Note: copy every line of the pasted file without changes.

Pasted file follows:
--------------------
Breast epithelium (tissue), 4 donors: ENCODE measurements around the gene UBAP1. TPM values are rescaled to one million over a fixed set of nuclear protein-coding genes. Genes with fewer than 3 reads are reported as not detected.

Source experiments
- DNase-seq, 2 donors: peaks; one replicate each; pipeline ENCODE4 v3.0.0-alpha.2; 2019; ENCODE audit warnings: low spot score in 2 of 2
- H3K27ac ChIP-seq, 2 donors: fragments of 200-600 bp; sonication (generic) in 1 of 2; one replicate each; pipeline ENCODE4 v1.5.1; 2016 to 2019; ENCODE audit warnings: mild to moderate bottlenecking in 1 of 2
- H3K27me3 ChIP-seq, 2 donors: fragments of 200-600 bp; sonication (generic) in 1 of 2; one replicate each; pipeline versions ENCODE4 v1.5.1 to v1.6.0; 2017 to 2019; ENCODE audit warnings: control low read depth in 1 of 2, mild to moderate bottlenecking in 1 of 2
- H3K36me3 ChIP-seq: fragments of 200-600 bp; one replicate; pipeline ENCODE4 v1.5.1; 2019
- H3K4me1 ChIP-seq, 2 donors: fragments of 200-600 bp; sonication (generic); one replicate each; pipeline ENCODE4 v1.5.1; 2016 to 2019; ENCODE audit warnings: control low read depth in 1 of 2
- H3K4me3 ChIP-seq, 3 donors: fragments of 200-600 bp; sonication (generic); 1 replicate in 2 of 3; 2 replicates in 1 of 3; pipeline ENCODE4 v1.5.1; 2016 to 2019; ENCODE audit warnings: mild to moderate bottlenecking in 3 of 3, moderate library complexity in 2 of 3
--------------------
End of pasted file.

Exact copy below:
Breast epithelium (tissue), 4 donors: ENCODE measurements around the gene UBAP1. TPM values are rescaled to one million over a fixed set of nuclear protein-coding genes. Genes with fewer than 3 reads are reported as not detected.

Source experiments
- DNase-seq, 2 donors: peaks; one replicate each; pipeline ENCODE4 v3.0.0-alpha.2; 2019; ENCODE audit warnings: low spot score in 2 of 2
- H3K27ac ChIP-seq, 2 donors: fragments of 200-600 bp; sonication (generic) in 1 of 2; one replicate each; pipeline ENCODE4 v1.5.1; 2016 to 2019; ENCODE audit warnings: mild to moderate bottlenecking in 1 of 2
- H3K27me3 ChIP-seq, 2 donors: fragments of 200-600 bp; sonication (generic) in 1 of 2; one replicate each; pipeline versions ENCODE4 v1.5.1 to v1.6.0; 2017 to 2019; ENCODE audit warnings: control low read depth in 1 of 2, mild to moderate bottlenecking in 1 of 2
- H3K36me3 ChIP-seq: fragments of 200-600 bp; one replicate; pipeline ENCODE4 v1.5.1; 2019
- H3K4me1 ChIP-seq, 2 donors: fragments of 200-600 bp; sonication (generic); one replicate each; pipeline ENCODE4 v1.5.1; 2016 to 2019; ENCODE audit warnings: control low read depth in 1 of 2
- H3K4me3 ChIP-seq, 3 donors: fragments of 200-600 bp; sonication (generic); 1 replicate in 2 of 3; 2 replicates in 1 of 3; pipeline ENCODE4 v1.5.1; 2016 to 2019; ENCODE audit warnings: mild to moderate bottlenecking in 3 of 3, moderate library complexity in 2 of 3